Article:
FourFourTwo's look at the greatest ever individual seasons in Premier League history continues with a look at Andy Cole's exceptional campaign in 1993/94, as told by Louis Massarella...
June 1993. And Kevin Keegan, it seemed, knew something the rest of us didn’t. “If everyone gives him a chance, Andy Cole could be the answer to our dreams in this country,” purred the Newcastle manager.
True, King Keggy was prone to hyperbole, but had England not made a mess of World Cup qualification, it’s conceivable that by the time Graham Taylor’s squad arrived in the USA, they would have possessed a striker in such hot form that anything would have been possible.
Whether he would have been picked is another matter entirely, as Cole didn’t make his full England debut until March 1995, two months after his shock £7 million move to Manchester United. By then, the Toon Army must have wondered whether what had gone before was all a dream.
Keegan’s prophecy came off the back of Newcastle’s promotion to the Premier League, which was assured after Cole fired 12 goals from as many league games following a February move from Bristol City. Once the season had ended, Keegan invited his young striker into his office and told him: “I’m going to sign a player just for you.”
That player was Peter Beardsley, who at £1.5m was considered too expensive for a 32-year-old by the Newcastle board, but returned to his hometown club nevertheless. By the time the England linkman saw competitive action – his debut having been delayed by an elbow he received from Neil Ruddock against Liverpool in pre-season – Cole was up and running with five top-flight goals, but the partnership took both players’ scoring stats to a level neither would ever better.
Lest we forget, Beardsley bagged 21 in 93/94 as Newcastle finished third, but it was the Nottingham-born forward who rightly grabbed the headlines with his explosive pace, elusive movement and unerring finishing. Admittedly, these were different times, with lone strikers rarely deployed – the partnership accounting for 68% of Newcastle’s goals – but Cole’s 34 league strikes was staggering nevertheless, especially when you consider he wasn’t Newcastle’s penalty taker and he was backed by a midfield that was functional rather than flair-filled.
“When Andy’s playing you can hit the pass blind know he’ll be there,” said one of those unsung heroes, Scott Sellars, who would ultimately be replaced by David Ginola. Keegan, meanwhile, called 22-year-old Cole “the country’s most exciting player”, comparing him to Newcastle’s greatest No.9 to that point, Jackie Milburn.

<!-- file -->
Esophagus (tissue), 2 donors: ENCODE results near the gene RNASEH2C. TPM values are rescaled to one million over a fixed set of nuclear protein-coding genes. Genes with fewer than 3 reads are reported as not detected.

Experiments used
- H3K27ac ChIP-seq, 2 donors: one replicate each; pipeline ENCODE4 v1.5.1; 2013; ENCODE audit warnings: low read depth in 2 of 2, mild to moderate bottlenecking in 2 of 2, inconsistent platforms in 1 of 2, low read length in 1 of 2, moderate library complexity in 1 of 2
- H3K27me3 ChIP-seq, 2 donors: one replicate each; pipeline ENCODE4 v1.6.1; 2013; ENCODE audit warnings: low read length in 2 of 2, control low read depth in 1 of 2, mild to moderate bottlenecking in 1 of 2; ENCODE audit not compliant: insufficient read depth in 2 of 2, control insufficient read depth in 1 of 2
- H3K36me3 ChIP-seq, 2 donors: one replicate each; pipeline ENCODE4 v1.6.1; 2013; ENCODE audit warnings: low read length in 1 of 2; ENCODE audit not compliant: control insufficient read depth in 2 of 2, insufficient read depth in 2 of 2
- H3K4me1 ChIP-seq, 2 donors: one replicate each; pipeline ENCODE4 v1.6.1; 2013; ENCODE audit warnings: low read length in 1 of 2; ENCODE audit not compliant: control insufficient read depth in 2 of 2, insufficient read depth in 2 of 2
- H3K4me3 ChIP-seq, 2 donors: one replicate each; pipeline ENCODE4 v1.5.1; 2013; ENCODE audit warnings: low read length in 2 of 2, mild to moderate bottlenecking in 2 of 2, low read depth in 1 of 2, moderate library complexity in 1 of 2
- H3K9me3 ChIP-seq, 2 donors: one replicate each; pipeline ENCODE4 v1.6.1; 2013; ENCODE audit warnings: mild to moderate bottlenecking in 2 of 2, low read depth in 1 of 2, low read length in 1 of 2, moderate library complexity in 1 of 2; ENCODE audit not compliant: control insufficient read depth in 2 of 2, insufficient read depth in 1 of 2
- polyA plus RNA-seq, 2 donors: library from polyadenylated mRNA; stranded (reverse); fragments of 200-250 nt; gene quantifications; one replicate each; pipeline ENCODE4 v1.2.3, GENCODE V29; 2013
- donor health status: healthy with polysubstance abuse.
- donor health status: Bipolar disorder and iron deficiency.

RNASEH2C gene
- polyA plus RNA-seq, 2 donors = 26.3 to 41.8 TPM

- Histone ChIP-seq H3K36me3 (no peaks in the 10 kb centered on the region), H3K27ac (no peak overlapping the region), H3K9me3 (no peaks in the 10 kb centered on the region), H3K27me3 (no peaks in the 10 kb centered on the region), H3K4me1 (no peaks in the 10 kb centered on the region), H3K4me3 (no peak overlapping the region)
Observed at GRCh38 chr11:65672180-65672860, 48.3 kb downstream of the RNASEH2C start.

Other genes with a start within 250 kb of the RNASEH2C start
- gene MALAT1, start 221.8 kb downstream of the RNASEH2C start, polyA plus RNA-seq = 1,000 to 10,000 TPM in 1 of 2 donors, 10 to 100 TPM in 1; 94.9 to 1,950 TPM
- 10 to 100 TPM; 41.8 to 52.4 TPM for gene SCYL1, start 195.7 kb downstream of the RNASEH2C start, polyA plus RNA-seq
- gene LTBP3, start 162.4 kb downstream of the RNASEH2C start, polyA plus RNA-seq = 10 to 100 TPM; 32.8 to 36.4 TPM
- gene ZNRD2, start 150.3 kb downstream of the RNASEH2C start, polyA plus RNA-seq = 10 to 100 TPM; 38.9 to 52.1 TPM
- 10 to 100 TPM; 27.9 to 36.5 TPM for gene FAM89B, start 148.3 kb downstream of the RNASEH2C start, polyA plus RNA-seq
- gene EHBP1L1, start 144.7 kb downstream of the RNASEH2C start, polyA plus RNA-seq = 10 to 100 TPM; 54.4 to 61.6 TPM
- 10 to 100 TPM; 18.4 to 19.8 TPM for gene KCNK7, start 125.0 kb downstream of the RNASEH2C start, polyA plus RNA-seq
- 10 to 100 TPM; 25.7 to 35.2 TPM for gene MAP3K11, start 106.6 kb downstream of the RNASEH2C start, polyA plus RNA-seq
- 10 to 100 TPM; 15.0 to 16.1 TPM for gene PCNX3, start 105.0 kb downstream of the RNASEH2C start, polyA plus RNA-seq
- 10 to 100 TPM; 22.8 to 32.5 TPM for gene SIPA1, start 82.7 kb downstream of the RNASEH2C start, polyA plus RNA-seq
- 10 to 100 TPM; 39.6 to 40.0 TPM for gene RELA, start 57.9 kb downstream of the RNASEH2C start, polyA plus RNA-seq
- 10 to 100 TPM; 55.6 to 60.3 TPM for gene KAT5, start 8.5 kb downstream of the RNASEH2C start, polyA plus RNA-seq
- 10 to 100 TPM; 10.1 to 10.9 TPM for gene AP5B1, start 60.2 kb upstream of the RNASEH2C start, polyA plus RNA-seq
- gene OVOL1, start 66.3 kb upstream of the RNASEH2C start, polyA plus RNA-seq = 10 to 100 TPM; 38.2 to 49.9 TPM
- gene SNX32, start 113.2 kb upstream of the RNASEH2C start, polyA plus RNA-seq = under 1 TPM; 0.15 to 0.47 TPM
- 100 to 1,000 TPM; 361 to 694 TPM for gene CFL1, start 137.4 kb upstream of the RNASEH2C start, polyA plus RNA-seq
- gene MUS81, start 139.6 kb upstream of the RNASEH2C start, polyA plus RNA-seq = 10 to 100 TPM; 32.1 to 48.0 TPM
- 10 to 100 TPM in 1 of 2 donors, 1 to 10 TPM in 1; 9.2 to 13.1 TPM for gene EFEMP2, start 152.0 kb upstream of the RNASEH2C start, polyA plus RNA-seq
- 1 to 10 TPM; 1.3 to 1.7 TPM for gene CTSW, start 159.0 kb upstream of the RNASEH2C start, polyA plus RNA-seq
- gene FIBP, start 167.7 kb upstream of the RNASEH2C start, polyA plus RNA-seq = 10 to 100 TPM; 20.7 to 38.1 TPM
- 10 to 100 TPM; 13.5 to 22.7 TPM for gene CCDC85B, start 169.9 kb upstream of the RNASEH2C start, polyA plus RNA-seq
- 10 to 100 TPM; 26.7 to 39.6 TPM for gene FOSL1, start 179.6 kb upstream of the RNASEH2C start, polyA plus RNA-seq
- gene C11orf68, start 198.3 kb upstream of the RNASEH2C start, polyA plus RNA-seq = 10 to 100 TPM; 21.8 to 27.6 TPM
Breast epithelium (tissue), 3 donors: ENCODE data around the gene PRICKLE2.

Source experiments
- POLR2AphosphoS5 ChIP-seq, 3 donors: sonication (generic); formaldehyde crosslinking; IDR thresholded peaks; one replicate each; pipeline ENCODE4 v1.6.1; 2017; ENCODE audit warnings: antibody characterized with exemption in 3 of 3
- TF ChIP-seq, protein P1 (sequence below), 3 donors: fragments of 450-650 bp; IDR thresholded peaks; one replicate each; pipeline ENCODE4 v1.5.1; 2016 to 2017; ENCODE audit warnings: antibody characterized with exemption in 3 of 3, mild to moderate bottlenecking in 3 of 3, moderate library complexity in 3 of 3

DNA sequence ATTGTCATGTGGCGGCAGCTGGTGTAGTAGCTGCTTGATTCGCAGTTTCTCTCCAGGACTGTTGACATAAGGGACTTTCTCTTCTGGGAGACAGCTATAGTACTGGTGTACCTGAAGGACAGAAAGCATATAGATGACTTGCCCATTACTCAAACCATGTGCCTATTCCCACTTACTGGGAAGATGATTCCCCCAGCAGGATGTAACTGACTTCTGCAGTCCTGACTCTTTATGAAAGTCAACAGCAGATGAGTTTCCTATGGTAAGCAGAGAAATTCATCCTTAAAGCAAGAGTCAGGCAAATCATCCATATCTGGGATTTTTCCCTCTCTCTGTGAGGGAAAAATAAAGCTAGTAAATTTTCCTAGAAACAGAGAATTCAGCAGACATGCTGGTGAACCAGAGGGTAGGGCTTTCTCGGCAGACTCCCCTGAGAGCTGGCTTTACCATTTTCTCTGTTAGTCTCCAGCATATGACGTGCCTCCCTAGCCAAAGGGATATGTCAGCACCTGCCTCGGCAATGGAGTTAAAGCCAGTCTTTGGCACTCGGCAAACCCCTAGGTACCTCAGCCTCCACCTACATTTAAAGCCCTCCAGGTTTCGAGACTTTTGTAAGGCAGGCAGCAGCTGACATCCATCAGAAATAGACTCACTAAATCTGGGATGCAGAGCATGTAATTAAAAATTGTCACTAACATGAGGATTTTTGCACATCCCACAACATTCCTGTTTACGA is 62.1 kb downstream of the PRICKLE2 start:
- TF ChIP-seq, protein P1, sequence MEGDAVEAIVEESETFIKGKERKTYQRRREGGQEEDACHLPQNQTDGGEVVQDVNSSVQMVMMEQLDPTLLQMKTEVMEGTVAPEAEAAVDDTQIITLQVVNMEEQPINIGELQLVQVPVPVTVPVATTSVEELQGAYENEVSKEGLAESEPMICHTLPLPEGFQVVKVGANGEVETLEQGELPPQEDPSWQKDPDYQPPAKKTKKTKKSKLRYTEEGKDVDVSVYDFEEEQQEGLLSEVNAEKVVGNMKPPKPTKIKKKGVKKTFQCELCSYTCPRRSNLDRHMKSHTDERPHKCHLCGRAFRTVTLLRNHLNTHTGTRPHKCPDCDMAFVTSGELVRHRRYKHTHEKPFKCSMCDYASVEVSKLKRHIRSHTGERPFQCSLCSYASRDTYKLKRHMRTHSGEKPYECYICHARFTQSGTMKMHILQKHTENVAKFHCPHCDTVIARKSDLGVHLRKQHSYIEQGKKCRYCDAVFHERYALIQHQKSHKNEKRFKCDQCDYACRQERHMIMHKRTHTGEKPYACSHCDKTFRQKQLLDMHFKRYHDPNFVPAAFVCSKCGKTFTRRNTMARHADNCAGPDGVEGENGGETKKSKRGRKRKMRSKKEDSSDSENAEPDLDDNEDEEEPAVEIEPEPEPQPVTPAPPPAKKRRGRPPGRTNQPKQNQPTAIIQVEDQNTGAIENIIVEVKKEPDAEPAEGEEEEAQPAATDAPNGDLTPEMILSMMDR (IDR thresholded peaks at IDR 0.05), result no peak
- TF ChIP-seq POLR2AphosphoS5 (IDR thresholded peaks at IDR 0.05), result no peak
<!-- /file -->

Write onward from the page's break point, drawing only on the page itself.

But aside from the fact that he wasn’t a centre-forward in the traditional St James’ Park mould – although he did have a sinewy strength that belied his slight frame – there was another notable difference between Cole and previous Gallowgate End legends. “If you'd said 10 years ago that the hero of the Toon Army would be a black lad, you would probably have got some pretty strange looks,” explained Newcastle fanzine The Mag, perhaps recalling another striker, Tony Cunningham, who was cruelly nicknamed ‘Blackie Milburn’ less than a decade earlier.
“However, the impact that Andy Cole has had on Newcastle is startling. He’s educated anybody who is still living in the past… anybody who now thinks we would be better off without black players… with his devastating pace and his eye for goal.”
Indeed, Cole received nothing but adoration from the Geordie public (although some of his family had received racial abuse on visiting him). But he wasn’t entirely happy with his lot on Tyneside. “All people want to do around here is talk football, football, football,” he said at the time, reiterating the point to FourFourTwo many years later. “I can’t do that, I have to get away from it.”
Sooner and more permanently than anybody had expected, as it turned out. While the goals continued to flow – and every type of goal, too – Cole and Keegan were never exactly bosom buddies. The striker, who delayed a meeting with his would-be manager so he could do his laundry before he joined from Bristol City, was dropped for a League Cup game in the October of the 93/94 campaign after a training ground argument between the two.
A year later, and having picked up the PFA Young Player of the Year award, Cole was still banging in the goals, 15 in 18 games in the 1994/95 season before a nine-game scoring drought that, in hindsight, suggested all was not well. “I loved my football at Newcastle, but I felt trapped,” Cole told FFT, and the club were only too willing to cash in, Keegan memorably having to explain the sale to irate fans on the steps of St James’ Park.
Cole never did become the answer the England’s dreams, scoring just once in 15 games despite a stellar career at Old Trafford. Had an English striker scored 41 goals in all competitions this season, though, it’s safe to assume he’d be about to get the chance to prove he could be.
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